In February 2020, the chief of defence staff, General Shavendra Silva said: “The security forces, which eradicated terrorism in the country ten years ago, have been given a new task – to combat drug trafficking.” America imposed sanctions on Silva for alleged war crimes during the late stages of the Sri Lankan Civil war, when up to 70,000 civilians were killed.

HRW said: “The police crackdown on drug dealers and users has allegedly involved planting drugs on suspects, torture and other ill-treatment in police custody … and invasive body searches of female suspects.”

Drug trafficking and possession can carry the death penalty – some 1500 prisoners are on Death Row. Drug users can be arbitrarily detained without charge or trial for ‘rehabilitation' in facilities run by the state. One of the world’s leading international drug NGOs, Harm Reduction International, said treatment at these facilities “includes near-daily beatings and other physical abuse amounting to torture”.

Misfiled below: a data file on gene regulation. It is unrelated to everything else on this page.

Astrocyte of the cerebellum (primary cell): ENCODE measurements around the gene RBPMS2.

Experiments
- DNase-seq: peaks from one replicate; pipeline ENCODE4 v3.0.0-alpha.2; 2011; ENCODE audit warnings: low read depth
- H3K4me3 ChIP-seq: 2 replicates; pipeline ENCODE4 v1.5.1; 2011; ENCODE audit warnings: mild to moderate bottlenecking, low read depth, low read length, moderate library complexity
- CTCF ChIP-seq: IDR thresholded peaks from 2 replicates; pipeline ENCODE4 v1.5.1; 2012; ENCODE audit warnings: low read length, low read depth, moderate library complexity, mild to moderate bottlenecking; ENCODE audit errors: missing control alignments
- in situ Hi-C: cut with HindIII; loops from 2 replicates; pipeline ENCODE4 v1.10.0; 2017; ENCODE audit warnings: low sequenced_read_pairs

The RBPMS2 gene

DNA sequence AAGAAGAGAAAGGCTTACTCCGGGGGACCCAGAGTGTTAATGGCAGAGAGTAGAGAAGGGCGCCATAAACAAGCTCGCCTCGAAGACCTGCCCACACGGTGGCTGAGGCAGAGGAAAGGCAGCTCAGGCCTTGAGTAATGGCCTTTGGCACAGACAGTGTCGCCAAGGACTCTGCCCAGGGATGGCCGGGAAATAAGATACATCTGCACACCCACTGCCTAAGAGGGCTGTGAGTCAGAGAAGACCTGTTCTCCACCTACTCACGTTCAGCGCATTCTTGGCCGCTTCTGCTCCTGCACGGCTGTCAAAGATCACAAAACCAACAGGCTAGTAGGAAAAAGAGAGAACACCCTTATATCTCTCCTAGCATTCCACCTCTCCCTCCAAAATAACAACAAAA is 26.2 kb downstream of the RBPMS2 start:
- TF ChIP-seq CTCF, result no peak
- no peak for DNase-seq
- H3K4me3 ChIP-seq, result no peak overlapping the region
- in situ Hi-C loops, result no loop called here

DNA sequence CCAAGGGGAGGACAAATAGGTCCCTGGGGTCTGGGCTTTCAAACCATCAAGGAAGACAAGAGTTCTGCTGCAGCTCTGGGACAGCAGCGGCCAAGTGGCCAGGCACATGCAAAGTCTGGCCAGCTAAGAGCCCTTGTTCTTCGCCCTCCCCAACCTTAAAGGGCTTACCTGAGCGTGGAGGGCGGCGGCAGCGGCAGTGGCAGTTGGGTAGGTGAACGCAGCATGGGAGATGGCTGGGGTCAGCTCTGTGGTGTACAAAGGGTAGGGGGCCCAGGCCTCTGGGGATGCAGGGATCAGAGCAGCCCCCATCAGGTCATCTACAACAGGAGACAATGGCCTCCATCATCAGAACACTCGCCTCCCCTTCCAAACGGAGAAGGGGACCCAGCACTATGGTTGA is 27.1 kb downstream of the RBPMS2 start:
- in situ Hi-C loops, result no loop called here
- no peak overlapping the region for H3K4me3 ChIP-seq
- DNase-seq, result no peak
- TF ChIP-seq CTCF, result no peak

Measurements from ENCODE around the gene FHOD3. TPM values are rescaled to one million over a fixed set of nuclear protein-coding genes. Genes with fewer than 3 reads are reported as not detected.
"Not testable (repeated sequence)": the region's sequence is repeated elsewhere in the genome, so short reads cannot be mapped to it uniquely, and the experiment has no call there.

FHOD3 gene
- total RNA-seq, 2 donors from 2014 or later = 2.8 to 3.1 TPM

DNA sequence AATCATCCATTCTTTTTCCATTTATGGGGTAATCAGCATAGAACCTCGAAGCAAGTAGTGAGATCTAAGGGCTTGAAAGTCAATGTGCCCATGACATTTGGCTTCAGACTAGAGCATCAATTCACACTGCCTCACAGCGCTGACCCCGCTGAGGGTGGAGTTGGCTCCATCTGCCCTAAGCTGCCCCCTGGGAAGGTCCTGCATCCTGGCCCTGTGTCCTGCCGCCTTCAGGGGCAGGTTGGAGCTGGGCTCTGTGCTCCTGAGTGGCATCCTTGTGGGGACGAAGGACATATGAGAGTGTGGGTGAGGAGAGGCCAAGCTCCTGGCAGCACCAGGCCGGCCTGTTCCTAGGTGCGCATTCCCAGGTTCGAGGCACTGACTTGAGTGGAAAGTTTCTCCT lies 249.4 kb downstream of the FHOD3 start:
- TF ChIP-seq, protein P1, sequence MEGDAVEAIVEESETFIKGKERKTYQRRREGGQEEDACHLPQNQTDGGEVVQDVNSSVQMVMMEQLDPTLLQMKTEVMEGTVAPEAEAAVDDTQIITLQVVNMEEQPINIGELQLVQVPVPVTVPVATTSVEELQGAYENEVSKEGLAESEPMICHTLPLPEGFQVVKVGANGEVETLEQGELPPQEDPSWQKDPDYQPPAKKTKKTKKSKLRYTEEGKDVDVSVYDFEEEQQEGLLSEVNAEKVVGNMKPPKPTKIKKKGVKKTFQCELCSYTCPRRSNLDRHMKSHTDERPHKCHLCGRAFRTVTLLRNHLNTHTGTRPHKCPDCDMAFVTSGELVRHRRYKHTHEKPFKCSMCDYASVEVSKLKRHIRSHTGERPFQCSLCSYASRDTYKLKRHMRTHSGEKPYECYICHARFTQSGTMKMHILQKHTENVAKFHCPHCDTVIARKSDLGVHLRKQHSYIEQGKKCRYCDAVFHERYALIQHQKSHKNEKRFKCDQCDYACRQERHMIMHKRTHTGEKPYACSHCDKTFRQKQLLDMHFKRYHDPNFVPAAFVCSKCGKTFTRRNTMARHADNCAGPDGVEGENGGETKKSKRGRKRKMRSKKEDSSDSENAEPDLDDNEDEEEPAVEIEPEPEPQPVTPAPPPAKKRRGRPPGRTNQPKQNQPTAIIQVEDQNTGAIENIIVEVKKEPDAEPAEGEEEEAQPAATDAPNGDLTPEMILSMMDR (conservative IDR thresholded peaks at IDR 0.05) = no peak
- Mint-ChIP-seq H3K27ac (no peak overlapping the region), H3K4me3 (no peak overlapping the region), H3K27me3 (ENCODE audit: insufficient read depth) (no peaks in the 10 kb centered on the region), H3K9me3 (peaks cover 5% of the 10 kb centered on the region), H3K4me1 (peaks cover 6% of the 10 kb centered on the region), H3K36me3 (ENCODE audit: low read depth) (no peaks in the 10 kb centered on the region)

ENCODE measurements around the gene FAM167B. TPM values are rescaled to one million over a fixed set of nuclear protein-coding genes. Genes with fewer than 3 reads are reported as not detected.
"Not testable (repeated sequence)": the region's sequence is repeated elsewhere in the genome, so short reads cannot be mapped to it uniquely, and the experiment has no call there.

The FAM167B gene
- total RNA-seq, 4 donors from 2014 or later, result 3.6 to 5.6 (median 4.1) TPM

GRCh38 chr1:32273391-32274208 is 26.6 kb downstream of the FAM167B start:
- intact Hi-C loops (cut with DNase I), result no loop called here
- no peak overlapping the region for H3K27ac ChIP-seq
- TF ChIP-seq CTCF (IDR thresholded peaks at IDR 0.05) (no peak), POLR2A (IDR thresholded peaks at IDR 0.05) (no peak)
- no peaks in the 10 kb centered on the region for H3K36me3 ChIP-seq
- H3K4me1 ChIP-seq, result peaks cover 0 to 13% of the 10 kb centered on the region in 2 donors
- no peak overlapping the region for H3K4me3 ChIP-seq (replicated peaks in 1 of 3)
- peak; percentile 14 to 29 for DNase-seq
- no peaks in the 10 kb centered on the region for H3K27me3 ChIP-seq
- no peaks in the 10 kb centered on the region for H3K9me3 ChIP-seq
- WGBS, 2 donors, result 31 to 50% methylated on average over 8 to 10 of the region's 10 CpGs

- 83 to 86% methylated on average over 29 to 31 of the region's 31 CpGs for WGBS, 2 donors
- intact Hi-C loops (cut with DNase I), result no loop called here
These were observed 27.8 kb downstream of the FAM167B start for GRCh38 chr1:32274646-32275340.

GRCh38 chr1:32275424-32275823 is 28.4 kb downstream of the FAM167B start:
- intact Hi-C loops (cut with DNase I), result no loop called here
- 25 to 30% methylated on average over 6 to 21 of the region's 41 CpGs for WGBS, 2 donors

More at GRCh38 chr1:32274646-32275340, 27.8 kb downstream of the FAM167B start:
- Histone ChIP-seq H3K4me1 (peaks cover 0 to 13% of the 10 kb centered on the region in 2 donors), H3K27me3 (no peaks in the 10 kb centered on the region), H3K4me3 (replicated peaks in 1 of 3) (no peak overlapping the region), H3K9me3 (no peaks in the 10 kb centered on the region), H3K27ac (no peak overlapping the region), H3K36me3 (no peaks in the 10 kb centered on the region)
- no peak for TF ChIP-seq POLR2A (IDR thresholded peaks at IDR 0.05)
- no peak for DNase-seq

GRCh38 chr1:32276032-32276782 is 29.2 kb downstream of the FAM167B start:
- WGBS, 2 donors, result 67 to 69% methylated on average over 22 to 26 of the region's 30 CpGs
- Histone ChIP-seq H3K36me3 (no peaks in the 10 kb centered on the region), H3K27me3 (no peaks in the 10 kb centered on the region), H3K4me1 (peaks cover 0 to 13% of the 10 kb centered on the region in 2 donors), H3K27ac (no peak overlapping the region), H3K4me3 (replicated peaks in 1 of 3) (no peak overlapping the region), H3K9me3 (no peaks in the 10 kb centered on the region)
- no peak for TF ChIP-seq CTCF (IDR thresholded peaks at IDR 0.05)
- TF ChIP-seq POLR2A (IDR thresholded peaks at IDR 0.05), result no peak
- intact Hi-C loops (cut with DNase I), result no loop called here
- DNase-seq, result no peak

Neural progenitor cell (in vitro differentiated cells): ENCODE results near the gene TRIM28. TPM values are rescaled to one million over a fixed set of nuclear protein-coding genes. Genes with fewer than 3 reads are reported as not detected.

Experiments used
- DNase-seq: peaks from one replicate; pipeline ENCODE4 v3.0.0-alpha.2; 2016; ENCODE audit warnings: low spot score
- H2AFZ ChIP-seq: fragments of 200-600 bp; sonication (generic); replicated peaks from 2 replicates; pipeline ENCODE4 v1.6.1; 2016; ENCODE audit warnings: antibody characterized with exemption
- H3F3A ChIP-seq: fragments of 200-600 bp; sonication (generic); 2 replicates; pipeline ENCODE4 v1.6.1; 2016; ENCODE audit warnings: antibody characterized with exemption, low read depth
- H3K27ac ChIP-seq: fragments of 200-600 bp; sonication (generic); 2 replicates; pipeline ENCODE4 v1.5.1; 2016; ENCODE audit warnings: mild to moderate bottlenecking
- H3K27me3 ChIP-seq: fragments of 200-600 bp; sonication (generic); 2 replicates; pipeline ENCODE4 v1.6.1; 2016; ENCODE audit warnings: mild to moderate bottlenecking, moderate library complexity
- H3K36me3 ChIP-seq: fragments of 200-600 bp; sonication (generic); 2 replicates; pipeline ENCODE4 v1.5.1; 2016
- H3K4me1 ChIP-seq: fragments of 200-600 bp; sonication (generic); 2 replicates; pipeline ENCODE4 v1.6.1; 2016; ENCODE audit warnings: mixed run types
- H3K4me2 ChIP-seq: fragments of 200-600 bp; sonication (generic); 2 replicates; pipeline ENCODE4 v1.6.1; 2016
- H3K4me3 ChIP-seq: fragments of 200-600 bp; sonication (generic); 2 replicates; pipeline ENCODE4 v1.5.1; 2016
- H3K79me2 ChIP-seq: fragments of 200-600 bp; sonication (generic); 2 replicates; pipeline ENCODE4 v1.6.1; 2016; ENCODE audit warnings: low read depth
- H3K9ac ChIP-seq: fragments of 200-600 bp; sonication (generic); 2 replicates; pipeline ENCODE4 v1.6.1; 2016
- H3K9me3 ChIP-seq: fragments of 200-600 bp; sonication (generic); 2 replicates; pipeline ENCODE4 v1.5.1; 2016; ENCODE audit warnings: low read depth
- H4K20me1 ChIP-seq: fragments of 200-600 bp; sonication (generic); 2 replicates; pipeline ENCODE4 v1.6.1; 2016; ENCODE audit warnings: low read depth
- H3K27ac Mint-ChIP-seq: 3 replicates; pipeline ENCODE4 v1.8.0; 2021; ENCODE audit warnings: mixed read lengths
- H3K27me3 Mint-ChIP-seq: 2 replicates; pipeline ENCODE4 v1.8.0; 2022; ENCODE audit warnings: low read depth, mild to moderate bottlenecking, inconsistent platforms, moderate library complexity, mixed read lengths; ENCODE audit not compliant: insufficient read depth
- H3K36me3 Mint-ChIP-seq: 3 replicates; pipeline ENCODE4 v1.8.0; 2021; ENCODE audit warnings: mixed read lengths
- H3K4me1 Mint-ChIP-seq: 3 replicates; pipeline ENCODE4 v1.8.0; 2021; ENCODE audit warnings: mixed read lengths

Ganguly, of HRW, said: “The Rajapaksa government needs to demonstrate that alleged police abuses will be properly investigated and prosecuted, and the law should promote accountability, not weaken it. Until that happens, international partners should be under no illusions about human rights in Sri Lanka, and they should withhold assistance to abusive law enforcement agencies.”

Few media outlets have investigated the role of British police in overseas regimes. One exception is the investigative website Declassified which probes UK foreign, military, intelligence and economic policies. Its chief reporter Phil Miller told me that Scottish police have “trained Sri Lankan officers for over a decade but I cannot find any evidence their conduct has improved as a result – if anything it has got worse.

"Sri Lanka's president, who supported the bombing of hospitals in his war against the island's Tamil independence movement, has appointed an admirer of Adolf Hitler to run the community policing ministry – the very department Police Scotland must deal with.

"Now HRW says the Scottish training should stop. It is time to see if the SNP will use their devolved powers to give Scotland a more ethical foreign policy or keep ignoring warnings from international experts.”